Throat Rescue: A DAVIDsTea Review

Find comfort in this sweet, soothing blend of mint, licorice root and cinnamon.



Sweet relief…


(Licorice root, fennel, nana mint, anise, ginger, peppermint, nettle leaves, black peppercorns, cinnamon, cardamom, cloves, marigold blossoms, cornflower blossoms.)

It goes without saying that being under the weather is no fun whatsoever, but it comes to a certain point where you learn to look out for the warning signs. For me personally, 9 times out of 10, if a tickle arises at the back of my throat or it is sore in any way, that’s the initial red flag that I may be developing a cold. When it comes to overcoming a sickness or even warding it off before it starts, Throat Rescue from DAVIDsTea is definitely the kind of tea to have in your arsenal. Looking at this tea, you can pinpoint every component, from the licorice root and ginger to the black peppercorns and pods of cardamom. The pops of colour from the various flower petals, as well as the peppermint leaves, really liven up the appearance of the loose leaf, and kind of distract from the fact that this herbal blend is “good for you”. As for the scent of the dry leaf, the way all the various spices mingle together produces a really strange/hard to describe scent. Honestly reinforcing the idea of this being a medicinal tea that much more.

Four minutes later, and Throat Rescue has steeped to a golden yellow colour brew. The aroma is still as… complicated as before. I suppose I can smell some of the mint, some of the ginger, along with the sweet base of licorice. Speaking of licorice, licorice root has long since been used in DT blends as a natural source of sugar (cc: North African Mint, Chai & Mighty, Bravissimo), but in Throat Rescue, it is pulling double duty. Not only does it possess a powerful sweetness throughout each sip, but paired with the fennel and anise, its soothing properties definitely skyrocket. With licorice root being the primary ingredient, Throat Rescue is super duper sweet, but if you want to “go all out” in curing your sore throat, I would definitely recommend adding in a squirt of honey. Honey is an essential during sick times. I honestly can’t say that I would really reach for this tea unless it was an “emergency” and I was desperate for relief. The taste is not the best, but the tea more or less gets the job done, so it’s definitely worth a try… Even if you have to plug your nose to drink it.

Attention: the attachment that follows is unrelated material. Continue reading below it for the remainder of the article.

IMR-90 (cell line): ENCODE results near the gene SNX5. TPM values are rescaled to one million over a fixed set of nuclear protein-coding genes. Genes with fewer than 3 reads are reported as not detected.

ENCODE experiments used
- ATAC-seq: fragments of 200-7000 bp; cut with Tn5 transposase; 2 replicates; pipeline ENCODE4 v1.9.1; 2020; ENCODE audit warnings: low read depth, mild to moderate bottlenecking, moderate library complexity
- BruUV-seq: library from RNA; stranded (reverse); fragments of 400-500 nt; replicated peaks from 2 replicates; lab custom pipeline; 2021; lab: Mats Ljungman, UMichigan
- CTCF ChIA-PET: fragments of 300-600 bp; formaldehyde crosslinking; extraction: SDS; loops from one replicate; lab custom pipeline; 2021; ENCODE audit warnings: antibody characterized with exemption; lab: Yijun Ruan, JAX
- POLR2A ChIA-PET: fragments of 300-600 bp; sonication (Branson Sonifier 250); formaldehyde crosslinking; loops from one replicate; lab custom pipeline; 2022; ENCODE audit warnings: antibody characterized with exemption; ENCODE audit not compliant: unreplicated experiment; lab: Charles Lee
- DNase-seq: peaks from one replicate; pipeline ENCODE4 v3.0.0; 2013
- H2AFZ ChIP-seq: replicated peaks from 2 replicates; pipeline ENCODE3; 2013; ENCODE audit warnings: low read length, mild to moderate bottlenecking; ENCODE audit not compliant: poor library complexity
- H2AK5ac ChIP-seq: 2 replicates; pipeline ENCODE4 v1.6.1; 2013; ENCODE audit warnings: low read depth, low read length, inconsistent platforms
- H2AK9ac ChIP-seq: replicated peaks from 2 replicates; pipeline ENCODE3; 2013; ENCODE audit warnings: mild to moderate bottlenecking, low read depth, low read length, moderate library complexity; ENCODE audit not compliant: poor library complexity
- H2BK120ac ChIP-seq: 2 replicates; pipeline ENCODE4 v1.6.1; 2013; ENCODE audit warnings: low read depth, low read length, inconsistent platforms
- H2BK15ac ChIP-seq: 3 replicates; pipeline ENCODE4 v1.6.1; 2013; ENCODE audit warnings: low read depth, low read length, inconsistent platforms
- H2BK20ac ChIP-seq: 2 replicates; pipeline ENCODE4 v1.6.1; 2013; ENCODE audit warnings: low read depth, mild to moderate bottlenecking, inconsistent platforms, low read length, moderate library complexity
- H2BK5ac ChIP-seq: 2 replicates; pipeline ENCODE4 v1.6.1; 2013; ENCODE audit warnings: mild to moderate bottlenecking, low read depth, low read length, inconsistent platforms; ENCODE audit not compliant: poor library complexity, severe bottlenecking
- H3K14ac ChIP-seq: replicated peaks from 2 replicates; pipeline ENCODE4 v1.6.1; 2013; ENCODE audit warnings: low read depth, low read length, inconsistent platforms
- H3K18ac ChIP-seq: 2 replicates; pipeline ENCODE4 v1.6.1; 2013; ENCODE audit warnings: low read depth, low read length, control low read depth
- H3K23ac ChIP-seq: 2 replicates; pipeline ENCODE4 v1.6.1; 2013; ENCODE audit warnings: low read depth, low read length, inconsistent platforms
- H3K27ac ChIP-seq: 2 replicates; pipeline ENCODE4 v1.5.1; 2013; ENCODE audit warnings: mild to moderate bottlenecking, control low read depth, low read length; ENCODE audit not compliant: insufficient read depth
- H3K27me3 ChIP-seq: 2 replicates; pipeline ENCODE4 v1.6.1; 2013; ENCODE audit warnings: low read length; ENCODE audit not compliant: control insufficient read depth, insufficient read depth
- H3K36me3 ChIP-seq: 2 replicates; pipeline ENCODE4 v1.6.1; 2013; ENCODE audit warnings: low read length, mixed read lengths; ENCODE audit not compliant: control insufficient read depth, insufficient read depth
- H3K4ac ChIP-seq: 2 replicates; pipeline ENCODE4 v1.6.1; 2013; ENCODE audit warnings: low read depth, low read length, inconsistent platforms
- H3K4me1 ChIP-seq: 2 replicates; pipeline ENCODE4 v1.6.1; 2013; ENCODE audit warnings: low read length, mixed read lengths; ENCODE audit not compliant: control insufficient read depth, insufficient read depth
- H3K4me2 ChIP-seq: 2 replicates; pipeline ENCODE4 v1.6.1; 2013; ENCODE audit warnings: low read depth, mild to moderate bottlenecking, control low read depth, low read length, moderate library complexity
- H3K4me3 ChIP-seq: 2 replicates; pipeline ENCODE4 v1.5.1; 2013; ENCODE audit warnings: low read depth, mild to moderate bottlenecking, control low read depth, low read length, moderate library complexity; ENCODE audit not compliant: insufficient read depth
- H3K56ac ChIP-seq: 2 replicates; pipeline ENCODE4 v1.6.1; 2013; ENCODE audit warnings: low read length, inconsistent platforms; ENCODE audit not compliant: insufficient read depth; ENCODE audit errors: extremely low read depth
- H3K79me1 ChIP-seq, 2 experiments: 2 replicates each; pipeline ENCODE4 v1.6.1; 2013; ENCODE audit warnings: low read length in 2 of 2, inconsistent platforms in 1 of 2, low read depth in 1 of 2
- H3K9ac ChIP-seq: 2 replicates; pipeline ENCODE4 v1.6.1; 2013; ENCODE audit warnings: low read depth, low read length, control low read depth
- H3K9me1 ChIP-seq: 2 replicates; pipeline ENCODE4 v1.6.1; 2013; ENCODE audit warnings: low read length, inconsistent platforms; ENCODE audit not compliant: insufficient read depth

Blueberry Muffin: A DAVIDsTea Review

With apple, raisins, carrot and blueberries, this tea is the breakfast of champions.



Muffin really matters…

Blueberry Muffin

(Apple, raisins, carrot, hibiscus blossoms, beetroot, yogurt bits, blueberries, cornflower blossoms, natural and artificial flavouring.)

The blueberry. So much could be said about this teeny tiny, itty bitty fruit. They are chocked full of disease fighting antioxidants, fiber, and the list goes on. But the disadvantages sadly overwhelm the advantages once said blueberries are baked into a muffin batter… which is typically comprised of high in fat ingredients (here’s looking at you, butter!). Moist on the inside, bursting with berries, and sometimes topped with a sugary crumble… You really can’t go wrong with a blueberry muffin, first thing in the morning or otherwise. In this case, DAVIDsTea has resurrected Blueberry Muffin and dubbed it the official Tea of the Month for September. The appearance of this loose leaf tea consists of both dark and bright components. Hibiscus blossoms, raisins, blueberries, and beetroot with pops of colour delivered from the yogurt bits, apple chunks, cornflower blossoms, and vibrant carrot pieces. The aroma of the dry leaf definitely channels the scent of a freshly baked blueberry muffin, with sweet, fruity notes.